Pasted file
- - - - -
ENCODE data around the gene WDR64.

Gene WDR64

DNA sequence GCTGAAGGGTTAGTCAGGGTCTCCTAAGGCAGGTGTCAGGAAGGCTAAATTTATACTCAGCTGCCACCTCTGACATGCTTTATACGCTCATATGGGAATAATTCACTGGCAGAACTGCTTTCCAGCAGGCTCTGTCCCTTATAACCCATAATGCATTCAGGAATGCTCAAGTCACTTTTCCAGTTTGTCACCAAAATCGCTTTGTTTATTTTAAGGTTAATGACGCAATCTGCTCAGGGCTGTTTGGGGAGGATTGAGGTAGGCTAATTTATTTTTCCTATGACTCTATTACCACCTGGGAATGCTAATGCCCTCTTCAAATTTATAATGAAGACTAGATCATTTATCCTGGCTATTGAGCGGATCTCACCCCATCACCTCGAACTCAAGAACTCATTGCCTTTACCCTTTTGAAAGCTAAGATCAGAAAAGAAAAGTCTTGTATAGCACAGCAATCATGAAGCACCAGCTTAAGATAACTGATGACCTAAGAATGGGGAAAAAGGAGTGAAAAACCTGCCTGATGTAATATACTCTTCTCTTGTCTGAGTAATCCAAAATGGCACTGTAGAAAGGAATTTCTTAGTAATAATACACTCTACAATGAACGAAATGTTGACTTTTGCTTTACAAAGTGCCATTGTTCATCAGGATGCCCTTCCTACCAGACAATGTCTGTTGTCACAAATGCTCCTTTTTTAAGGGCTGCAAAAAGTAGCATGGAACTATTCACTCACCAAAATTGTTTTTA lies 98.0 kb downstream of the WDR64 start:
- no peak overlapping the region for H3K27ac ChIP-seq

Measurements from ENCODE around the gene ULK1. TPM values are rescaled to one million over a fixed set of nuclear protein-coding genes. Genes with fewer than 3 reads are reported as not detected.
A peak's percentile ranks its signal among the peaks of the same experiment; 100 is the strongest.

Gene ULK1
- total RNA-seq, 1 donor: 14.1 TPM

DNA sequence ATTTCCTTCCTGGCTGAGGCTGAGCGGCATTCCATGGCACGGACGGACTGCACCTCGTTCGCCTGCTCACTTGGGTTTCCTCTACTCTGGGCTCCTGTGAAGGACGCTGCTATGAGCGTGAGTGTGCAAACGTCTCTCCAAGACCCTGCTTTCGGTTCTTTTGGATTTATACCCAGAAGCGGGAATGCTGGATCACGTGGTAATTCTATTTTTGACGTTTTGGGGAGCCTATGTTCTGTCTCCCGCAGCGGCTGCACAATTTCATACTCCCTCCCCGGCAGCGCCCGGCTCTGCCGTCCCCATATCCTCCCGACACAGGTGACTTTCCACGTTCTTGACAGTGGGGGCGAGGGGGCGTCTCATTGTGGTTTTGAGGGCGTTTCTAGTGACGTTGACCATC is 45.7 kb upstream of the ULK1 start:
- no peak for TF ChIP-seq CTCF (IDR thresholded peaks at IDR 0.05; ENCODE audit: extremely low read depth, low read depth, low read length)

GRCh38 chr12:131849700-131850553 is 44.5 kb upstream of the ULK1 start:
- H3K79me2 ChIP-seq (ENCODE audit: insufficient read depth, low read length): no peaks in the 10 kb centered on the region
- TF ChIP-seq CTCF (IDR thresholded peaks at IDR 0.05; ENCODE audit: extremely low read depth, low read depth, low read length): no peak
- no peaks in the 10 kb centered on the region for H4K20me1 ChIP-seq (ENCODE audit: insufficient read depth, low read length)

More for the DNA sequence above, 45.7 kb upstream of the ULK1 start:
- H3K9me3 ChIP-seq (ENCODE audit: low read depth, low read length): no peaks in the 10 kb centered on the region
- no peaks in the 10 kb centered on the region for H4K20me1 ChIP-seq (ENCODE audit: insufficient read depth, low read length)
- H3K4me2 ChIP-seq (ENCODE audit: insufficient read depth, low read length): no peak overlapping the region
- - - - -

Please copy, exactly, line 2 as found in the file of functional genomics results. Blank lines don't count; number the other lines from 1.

Gene WDR64